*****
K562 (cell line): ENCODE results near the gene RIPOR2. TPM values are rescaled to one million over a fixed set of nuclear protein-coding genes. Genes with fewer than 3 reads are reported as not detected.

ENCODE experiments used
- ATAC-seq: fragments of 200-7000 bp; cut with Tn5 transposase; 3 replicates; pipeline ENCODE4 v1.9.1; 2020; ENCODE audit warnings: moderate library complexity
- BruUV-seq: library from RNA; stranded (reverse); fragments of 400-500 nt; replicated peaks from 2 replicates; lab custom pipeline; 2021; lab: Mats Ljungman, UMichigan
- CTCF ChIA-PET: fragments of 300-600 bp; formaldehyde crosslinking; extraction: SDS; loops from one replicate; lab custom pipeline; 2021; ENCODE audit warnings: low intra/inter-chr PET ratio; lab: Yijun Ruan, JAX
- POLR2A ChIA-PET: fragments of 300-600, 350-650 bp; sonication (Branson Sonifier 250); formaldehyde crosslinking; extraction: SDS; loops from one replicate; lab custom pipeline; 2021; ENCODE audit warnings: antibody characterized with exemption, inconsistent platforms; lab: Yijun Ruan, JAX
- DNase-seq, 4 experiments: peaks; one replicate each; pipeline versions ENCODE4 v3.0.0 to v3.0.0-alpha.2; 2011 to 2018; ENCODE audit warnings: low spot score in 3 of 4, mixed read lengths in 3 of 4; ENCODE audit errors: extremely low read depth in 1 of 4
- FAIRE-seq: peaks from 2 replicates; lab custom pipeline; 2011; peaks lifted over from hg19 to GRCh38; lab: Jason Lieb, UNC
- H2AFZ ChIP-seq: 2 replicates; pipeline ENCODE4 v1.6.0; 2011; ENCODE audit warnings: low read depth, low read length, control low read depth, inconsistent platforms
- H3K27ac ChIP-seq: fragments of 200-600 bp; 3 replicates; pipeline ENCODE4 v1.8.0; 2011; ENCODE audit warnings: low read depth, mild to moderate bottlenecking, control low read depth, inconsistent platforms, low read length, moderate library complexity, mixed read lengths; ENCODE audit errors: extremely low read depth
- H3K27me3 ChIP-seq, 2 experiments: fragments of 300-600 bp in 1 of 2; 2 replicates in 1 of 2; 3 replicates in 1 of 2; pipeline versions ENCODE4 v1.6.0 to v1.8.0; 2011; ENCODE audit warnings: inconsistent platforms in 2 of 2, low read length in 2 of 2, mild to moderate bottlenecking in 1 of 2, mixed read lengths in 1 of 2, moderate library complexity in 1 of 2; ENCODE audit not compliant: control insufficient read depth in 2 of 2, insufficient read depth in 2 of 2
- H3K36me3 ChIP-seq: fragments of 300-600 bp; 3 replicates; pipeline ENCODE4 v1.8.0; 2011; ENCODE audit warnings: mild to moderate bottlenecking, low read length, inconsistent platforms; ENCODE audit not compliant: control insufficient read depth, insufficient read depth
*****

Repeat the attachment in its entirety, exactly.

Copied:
K562 (cell line): ENCODE results near the gene RIPOR2. TPM values are rescaled to one million over a fixed set of nuclear protein-coding genes. Genes with fewer than 3 reads are reported as not detected.

ENCODE experiments used
- ATAC-seq: fragments of 200-7000 bp; cut with Tn5 transposase; 3 replicates; pipeline ENCODE4 v1.9.1; 2020; ENCODE audit warnings: moderate library complexity
- BruUV-seq: library from RNA; stranded (reverse); fragments of 400-500 nt; replicated peaks from 2 replicates; lab custom pipeline; 2021; lab: Mats Ljungman, UMichigan
- CTCF ChIA-PET: fragments of 300-600 bp; formaldehyde crosslinking; extraction: SDS; loops from one replicate; lab custom pipeline; 2021; ENCODE audit warnings: low intra/inter-chr PET ratio; lab: Yijun Ruan, JAX
- POLR2A ChIA-PET: fragments of 300-600, 350-650 bp; sonication (Branson Sonifier 250); formaldehyde crosslinking; extraction: SDS; loops from one replicate; lab custom pipeline; 2021; ENCODE audit warnings: antibody characterized with exemption, inconsistent platforms; lab: Yijun Ruan, JAX
- DNase-seq, 4 experiments: peaks; one replicate each; pipeline versions ENCODE4 v3.0.0 to v3.0.0-alpha.2; 2011 to 2018; ENCODE audit warnings: low spot score in 3 of 4, mixed read lengths in 3 of 4; ENCODE audit errors: extremely low read depth in 1 of 4
- FAIRE-seq: peaks from 2 replicates; lab custom pipeline; 2011; peaks lifted over from hg19 to GRCh38; lab: Jason Lieb, UNC
- H2AFZ ChIP-seq: 2 replicates; pipeline ENCODE4 v1.6.0; 2011; ENCODE audit warnings: low read depth, low read length, control low read depth, inconsistent platforms
- H3K27ac ChIP-seq: fragments of 200-600 bp; 3 replicates; pipeline ENCODE4 v1.8.0; 2011; ENCODE audit warnings: low read depth, mild to moderate bottlenecking, control low read depth, inconsistent platforms, low read length, moderate library complexity, mixed read lengths; ENCODE audit errors: extremely low read depth
- H3K27me3 ChIP-seq, 2 experiments: fragments of 300-600 bp in 1 of 2; 2 replicates in 1 of 2; 3 replicates in 1 of 2; pipeline versions ENCODE4 v1.6.0 to v1.8.0; 2011; ENCODE audit warnings: inconsistent platforms in 2 of 2, low read length in 2 of 2, mild to moderate bottlenecking in 1 of 2, mixed read lengths in 1 of 2, moderate library complexity in 1 of 2; ENCODE audit not compliant: control insufficient read depth in 2 of 2, insufficient read depth in 2 of 2
- H3K36me3 ChIP-seq: fragments of 300-600 bp; 3 replicates; pipeline ENCODE4 v1.8.0; 2011; ENCODE audit warnings: mild to moderate bottlenecking, low read length, inconsistent platforms; ENCODE audit not compliant: control insufficient read depth, insufficient read depth